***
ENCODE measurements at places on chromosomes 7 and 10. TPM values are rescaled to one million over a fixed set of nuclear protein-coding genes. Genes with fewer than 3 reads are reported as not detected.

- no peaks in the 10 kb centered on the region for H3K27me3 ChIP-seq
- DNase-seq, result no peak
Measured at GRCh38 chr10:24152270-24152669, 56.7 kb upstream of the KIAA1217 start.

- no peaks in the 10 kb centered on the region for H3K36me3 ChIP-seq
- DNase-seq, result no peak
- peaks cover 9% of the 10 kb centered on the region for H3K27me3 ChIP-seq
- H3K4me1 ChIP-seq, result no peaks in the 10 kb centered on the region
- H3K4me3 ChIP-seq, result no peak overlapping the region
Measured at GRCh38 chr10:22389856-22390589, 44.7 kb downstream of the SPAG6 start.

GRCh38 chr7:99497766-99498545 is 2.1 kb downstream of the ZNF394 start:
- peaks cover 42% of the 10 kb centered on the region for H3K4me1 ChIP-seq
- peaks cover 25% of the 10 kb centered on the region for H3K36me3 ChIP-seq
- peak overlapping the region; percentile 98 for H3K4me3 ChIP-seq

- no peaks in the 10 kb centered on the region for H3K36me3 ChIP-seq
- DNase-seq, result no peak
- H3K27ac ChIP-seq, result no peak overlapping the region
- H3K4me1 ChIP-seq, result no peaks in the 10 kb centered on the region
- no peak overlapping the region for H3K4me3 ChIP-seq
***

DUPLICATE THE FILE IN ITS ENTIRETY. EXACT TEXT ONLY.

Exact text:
ENCODE measurements at places on chromosomes 7 and 10. TPM values are rescaled to one million over a fixed set of nuclear protein-coding genes. Genes with fewer than 3 reads are reported as not detected.

- no peaks in the 10 kb centered on the region for H3K27me3 ChIP-seq
- DNase-seq, result no peak
Measured at GRCh38 chr10:24152270-24152669, 56.7 kb upstream of the KIAA1217 start.

- no peaks in the 10 kb centered on the region for H3K36me3 ChIP-seq
- DNase-seq, result no peak
- peaks cover 9% of the 10 kb centered on the region for H3K27me3 ChIP-seq
- H3K4me1 ChIP-seq, result no peaks in the 10 kb centered on the region
- H3K4me3 ChIP-seq, result no peak overlapping the region
Measured at GRCh38 chr10:22389856-22390589, 44.7 kb downstream of the SPAG6 start.

GRCh38 chr7:99497766-99498545 is 2.1 kb downstream of the ZNF394 start:
- peaks cover 42% of the 10 kb centered on the region for H3K4me1 ChIP-seq
- peaks cover 25% of the 10 kb centered on the region for H3K36me3 ChIP-seq
- peak overlapping the region; percentile 98 for H3K4me3 ChIP-seq

- no peaks in the 10 kb centered on the region for H3K36me3 ChIP-seq
- DNase-seq, result no peak
- H3K27ac ChIP-seq, result no peak overlapping the region
- H3K4me1 ChIP-seq, result no peaks in the 10 kb centered on the region
- no peak overlapping the region for H3K4me3 ChIP-seq